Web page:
What’s worse, the researchers found the rate of metabolic syndrome increases dramatically with age. Almost half of people 60 or older in the United States have metabolic syndrome, the study found.
“That’s concerning, because we know the population of the U.S. is aging,” said senior author Dr. Robert Wong, an assistant clinical professor at University of California, San Francisco. “I think it will potentially place a huge burden on our health care system.”
Medical experts are turning to metabolic syndrome as a key indicator of heart health risk. “Metabolic syndrome is a more comprehensive analysis, because it takes into account a lot of risk factors,” Wong said.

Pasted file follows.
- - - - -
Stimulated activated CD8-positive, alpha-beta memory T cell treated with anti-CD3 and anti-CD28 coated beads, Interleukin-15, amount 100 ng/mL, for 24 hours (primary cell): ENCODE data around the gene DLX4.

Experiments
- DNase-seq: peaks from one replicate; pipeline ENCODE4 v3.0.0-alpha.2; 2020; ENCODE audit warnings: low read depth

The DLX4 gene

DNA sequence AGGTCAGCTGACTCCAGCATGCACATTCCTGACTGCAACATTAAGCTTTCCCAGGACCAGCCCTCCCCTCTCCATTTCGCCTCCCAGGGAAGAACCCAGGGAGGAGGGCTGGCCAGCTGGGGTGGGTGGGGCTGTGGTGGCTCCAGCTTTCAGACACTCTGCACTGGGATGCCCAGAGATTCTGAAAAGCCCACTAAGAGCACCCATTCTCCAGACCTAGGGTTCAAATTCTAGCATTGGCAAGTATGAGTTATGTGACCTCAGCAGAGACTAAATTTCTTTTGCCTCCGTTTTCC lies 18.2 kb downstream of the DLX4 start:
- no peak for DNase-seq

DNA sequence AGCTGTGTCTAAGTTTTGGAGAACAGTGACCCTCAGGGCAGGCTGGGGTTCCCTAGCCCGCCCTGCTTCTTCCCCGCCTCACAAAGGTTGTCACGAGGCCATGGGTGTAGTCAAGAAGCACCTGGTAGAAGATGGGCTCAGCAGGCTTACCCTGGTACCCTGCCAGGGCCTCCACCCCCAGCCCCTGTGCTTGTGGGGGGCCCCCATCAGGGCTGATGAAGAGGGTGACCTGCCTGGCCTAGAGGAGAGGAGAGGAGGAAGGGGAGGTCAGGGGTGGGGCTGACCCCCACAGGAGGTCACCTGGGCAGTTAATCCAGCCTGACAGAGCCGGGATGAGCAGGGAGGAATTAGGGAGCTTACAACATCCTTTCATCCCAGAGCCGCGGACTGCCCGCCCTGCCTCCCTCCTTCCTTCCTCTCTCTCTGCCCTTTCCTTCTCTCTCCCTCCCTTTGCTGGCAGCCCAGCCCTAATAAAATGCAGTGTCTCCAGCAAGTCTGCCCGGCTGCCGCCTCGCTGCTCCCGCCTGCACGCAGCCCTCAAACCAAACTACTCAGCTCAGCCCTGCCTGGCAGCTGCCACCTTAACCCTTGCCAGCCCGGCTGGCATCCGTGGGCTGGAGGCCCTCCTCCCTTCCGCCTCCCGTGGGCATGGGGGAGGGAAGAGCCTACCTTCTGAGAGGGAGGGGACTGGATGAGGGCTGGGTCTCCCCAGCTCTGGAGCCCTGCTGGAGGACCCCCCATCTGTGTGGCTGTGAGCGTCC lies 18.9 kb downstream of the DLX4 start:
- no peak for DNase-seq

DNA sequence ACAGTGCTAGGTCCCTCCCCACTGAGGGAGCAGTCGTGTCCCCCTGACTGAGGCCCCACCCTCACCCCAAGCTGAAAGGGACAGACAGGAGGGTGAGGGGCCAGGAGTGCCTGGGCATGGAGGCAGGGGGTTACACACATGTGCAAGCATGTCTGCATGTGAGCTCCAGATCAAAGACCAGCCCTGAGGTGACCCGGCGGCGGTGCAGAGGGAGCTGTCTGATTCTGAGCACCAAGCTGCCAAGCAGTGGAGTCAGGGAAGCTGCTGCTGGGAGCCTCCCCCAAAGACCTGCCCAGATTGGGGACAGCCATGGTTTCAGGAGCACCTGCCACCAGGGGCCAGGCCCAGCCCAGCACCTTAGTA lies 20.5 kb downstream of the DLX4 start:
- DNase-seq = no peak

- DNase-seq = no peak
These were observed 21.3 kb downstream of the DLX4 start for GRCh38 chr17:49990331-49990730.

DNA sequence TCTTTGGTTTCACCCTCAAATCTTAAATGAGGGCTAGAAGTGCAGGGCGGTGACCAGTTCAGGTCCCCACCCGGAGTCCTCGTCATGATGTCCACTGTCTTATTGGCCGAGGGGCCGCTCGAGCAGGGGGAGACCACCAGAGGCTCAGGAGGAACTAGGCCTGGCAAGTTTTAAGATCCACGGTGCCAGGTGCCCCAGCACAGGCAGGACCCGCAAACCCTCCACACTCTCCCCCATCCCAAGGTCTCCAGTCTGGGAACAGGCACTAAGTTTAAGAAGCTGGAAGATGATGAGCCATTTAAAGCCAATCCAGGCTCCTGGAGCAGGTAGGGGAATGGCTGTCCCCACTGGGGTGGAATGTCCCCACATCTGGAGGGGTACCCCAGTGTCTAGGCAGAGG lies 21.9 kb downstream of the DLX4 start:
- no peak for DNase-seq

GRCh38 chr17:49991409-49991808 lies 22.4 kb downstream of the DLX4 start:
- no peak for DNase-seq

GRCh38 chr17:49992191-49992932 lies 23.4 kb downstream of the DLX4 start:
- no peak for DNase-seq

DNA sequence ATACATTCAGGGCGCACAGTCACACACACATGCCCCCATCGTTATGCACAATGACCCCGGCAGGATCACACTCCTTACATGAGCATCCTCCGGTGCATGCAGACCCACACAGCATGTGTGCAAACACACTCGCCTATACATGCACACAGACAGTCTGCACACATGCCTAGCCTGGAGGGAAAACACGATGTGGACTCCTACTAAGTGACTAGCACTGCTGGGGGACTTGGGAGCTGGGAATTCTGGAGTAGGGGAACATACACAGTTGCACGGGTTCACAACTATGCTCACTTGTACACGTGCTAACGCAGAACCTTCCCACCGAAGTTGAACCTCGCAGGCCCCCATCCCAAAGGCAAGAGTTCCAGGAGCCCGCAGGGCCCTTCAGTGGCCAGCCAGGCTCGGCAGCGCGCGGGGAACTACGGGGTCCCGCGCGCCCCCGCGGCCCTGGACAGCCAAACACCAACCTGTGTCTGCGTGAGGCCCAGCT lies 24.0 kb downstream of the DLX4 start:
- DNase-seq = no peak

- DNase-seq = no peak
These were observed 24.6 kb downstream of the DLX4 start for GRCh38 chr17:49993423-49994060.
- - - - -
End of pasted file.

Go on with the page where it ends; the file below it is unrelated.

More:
To assess the nation’s rate of metabolic syndrome, Wong and his colleagues used health data on Americans gathered by the U.S. Centers for Disease Control and Prevention between 2003 and 2012.
The researchers concluded that 35 percent of all U.S. adults had metabolic syndrome in 2011-2012. That number is up slightly from 33 percent in 2003-2004, the researchers said.